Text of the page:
Japanese arts

Goldfinch and Cherry Tree Hokusai

Japanese arts are not simple skills.  All the older Japanese arts are spiritual in nature, they embody spiritual practises, or they document spiritual truths, or they help in the process of having a spiritual experience, or they were euphemisms for techniques used to gain spiritual experience.  

  • The Sado Tea ceremony - The tea ceremony is not a tea ceremony.
  • Ikebano flower arranging - Ikebano flower arranging encapsulated flower symbolism and thus helped in disseminating information about people, clans and techniques.  There was an order in the flowers denoting a form of ranking of ability.
  • No and kabuki drama - No and kabuki theatre was not only a place for the shamans of Shinto to find employment, but also a place where their exploits and the exploits of the shamanesses – the geisha - could be re-enacted.  Both the kabuki and No theatre also had dances, drums and music used to induce trance – a kabuki theatre could become a ‘rave’ club.  Many of the dances – such as the Buyo dances were trance inducing.  Theatre is symbolic
  • Sukiya-zukuri architecture – embodied the spiritual landscape as did the Kare-sansui gardens, which formed the added advantage that they were places suited to meditation.  Thus the Japanese had an advanced system for sacred geography
  • Ukiyo-e Painting and drawing  - captured the spiritual landscape, and demonstrated the techniques.  Many of the drawings and paintings are like a manual of techniques. Practically all the Shinto religious paintings depicted the Floating World and captured the symbolism of the Floating World as well as the actuality of it – what people in out of body states actually saw. 

Although one can find any number of secularly inspired paintings and drawings in Japanese art, the paintings of the masters are spiritually inspired and hugely symbolic in content, just like they were in western spiritual paintings.  Sesshu and Yokoyama Taikan, for example, who died as late as 1958, were both supposed to be ‘inspired’ painters with ‘divine inspiration’ able to convey the spiritual landscape and the symbolism of the spiritual world.

Sadly much of the Japanese arts have been lost, but we do have one thriving branch of the culture – martial arts.

The inter-woven systems

 

 There appear to be a vast range of systems and beliefs operating in Japan in the golden years, but behind the apparent confusion there is a well defined system.  The Japanese were extremely good at seeing the potential of other spiritually based movements, absorbing mystic systems that complemented their own into a richer tapestry of approaches.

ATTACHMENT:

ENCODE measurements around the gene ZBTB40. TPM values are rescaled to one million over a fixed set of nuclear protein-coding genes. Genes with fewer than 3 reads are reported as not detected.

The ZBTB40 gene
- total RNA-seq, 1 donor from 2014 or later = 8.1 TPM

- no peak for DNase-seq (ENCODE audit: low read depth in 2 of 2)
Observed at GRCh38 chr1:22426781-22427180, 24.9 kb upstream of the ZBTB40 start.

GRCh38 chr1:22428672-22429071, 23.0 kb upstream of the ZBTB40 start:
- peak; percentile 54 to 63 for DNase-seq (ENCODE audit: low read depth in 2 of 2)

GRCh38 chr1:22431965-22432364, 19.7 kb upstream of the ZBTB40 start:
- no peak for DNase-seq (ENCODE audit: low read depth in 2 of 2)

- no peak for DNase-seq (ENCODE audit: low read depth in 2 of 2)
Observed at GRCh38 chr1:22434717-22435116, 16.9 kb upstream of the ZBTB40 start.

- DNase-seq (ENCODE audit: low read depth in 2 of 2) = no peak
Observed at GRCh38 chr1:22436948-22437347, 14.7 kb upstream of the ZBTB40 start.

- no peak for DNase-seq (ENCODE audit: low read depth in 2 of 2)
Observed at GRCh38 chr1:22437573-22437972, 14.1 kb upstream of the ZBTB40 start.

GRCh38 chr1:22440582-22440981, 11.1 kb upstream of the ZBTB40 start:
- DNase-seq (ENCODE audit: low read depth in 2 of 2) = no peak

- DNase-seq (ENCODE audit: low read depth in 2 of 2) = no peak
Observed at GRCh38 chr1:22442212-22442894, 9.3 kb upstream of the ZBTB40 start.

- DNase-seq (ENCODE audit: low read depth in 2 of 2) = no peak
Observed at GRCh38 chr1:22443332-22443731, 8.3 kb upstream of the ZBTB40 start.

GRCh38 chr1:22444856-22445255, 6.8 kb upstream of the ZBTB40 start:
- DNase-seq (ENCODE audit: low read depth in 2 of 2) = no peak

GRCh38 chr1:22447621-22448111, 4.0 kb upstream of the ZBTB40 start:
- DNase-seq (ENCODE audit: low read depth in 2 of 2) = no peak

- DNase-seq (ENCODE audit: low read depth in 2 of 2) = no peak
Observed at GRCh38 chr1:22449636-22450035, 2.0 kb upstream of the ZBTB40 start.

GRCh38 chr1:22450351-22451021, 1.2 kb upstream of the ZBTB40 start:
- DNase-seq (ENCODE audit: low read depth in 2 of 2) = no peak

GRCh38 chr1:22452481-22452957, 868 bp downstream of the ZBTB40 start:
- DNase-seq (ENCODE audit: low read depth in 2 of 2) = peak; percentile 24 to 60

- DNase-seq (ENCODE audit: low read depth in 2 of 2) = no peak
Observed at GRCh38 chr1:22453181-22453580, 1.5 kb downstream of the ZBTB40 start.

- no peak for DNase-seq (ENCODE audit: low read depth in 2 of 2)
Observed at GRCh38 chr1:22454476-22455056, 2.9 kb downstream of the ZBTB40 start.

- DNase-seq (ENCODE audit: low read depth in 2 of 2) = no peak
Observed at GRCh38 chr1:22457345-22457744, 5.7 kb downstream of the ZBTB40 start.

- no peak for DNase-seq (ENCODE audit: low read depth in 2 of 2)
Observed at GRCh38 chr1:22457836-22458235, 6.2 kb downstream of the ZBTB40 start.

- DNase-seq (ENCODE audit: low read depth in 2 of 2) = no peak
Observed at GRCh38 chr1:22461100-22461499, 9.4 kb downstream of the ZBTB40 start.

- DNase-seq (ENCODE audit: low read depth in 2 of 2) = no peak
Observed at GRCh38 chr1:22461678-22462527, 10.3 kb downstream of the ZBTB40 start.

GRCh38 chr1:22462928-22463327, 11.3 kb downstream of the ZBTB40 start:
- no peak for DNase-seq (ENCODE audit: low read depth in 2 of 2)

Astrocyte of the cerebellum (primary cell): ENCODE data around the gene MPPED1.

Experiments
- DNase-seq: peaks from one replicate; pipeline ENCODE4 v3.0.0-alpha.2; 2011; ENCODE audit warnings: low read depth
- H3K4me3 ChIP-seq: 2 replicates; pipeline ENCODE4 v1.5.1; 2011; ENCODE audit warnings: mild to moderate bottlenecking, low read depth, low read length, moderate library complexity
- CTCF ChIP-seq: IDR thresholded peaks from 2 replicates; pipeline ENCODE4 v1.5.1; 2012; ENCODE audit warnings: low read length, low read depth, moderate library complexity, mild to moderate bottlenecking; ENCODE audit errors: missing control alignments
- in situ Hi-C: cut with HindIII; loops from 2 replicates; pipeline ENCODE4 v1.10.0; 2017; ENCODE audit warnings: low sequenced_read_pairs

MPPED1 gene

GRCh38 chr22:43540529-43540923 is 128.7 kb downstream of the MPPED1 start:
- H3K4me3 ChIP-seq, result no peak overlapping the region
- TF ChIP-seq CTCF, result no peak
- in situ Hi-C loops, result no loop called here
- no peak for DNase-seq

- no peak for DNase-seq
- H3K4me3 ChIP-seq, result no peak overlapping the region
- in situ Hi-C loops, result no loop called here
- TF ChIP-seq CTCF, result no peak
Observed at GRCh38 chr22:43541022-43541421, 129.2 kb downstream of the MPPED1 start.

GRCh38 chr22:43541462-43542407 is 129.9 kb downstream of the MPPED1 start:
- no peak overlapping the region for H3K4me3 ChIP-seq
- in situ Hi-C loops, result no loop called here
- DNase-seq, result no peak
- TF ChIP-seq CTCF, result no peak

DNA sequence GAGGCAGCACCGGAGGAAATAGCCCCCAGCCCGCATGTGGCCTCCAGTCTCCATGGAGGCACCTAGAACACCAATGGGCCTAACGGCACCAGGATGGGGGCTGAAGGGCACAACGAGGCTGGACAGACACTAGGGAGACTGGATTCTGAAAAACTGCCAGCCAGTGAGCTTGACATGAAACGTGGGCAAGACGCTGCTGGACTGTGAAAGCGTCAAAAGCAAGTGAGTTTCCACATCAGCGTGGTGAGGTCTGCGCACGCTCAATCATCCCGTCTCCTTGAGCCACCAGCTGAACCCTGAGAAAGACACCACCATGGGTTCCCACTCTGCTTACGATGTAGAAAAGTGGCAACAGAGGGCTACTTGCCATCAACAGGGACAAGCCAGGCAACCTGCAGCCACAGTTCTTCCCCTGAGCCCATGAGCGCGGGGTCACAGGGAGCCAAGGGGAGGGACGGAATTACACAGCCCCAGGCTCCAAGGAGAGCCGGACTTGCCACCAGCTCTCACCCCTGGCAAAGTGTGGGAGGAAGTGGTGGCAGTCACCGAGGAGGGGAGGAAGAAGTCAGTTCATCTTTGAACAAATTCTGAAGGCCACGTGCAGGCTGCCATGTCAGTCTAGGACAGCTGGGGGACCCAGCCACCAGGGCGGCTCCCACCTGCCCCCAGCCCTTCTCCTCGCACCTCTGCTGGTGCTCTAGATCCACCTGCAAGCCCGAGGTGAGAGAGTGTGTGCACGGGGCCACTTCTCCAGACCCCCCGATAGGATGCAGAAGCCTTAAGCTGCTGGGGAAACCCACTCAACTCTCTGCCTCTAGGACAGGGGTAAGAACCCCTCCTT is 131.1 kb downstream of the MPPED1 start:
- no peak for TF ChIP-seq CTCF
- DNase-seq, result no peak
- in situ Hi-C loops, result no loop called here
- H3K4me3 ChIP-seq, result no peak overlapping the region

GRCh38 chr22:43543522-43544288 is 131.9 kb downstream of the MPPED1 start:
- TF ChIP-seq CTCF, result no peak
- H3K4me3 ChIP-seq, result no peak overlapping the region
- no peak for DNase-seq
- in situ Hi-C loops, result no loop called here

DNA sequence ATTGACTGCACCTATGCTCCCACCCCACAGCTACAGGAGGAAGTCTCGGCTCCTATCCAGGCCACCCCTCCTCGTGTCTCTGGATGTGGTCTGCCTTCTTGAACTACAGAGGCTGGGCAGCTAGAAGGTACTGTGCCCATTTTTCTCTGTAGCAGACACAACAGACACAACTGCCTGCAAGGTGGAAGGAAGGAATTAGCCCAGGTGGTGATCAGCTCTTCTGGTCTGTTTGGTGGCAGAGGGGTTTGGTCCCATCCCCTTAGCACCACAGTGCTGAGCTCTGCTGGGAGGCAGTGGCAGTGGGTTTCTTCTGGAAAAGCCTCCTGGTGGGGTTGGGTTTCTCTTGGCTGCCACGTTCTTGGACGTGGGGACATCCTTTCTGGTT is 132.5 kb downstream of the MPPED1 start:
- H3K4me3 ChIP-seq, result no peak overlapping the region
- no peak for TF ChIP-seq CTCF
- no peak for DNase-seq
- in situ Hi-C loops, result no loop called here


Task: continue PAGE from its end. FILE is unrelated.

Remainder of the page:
In a sense there was something for everyone, if someone wished to pursue the path of 'love' they could, if they wanted to pursue the path of contemplation they could.  There was also recognition of the need to 'open the door' with support of the old shamanic methods.  The majority of  these different systems are described on the site, as such I have provided links to the entries for them:

  • Zen buddhism - Buddhism was introduced through China in the late Asuka period (6th century) and the Japanese absorbed the beliefs.  Buddhism gave Japan an added moral framework and a set of techniques largely [but not exclusively] based on meditation.  At the time that Buddhism was introduced most of the techniques appeared to have been 'overload' techniques, which if one looks at the spiritual path get you from the calling to rebirth, but take you no further.  Zen Buddhism techniques took you further - on to moksha and nirvana.
hanko kajita - woman at a well
  • Geisha - The Geisha system is for those who wish to follow the sex based techiques.  Thus it is a system for those who wish to use peaking, making love, sex magick and sexual stimulation.  The system is extremely sophisticated and appears to have evolved from an amalgam of Buddhist techniques, shamanic techniques and some Shinto practises.  Geisha were symbolically equivalent to the High Priestess. The red lips and sky walkers were badges of office
  • Shinto - encompasses all the old shamanic techniques to launch you on the spiritual path and get you to rebirth.  It also defines the concepts of the entire system.  Shinbutsu-shugo is the name given to the combined Shinto and Buddhist beliefs.
  • Tendai  - is a Japanese school of Mahayana Buddhism.  The Tendai sect flourished under the patronage of the imperial family and nobility in Japan, particularly the Fujiwara clan; in 794, the Imperial capital was moved to Kyoto. Tendai Buddhism  contributed to many of the developments in later Japanese Buddhism.
  • Shingon Buddhism (真言宗 Shingon-shū) is one of the major schools of Buddhism in Japan.  The word "Shingon" is the Japanese reading of Chinese: 真言 Zhēnyán "True Words", which in turn is the Chinese translation of the Sanskrit word "mantra". It is one of the few surviving Vajrayana lineages in East Asia, originally spread from India to China through traveling monks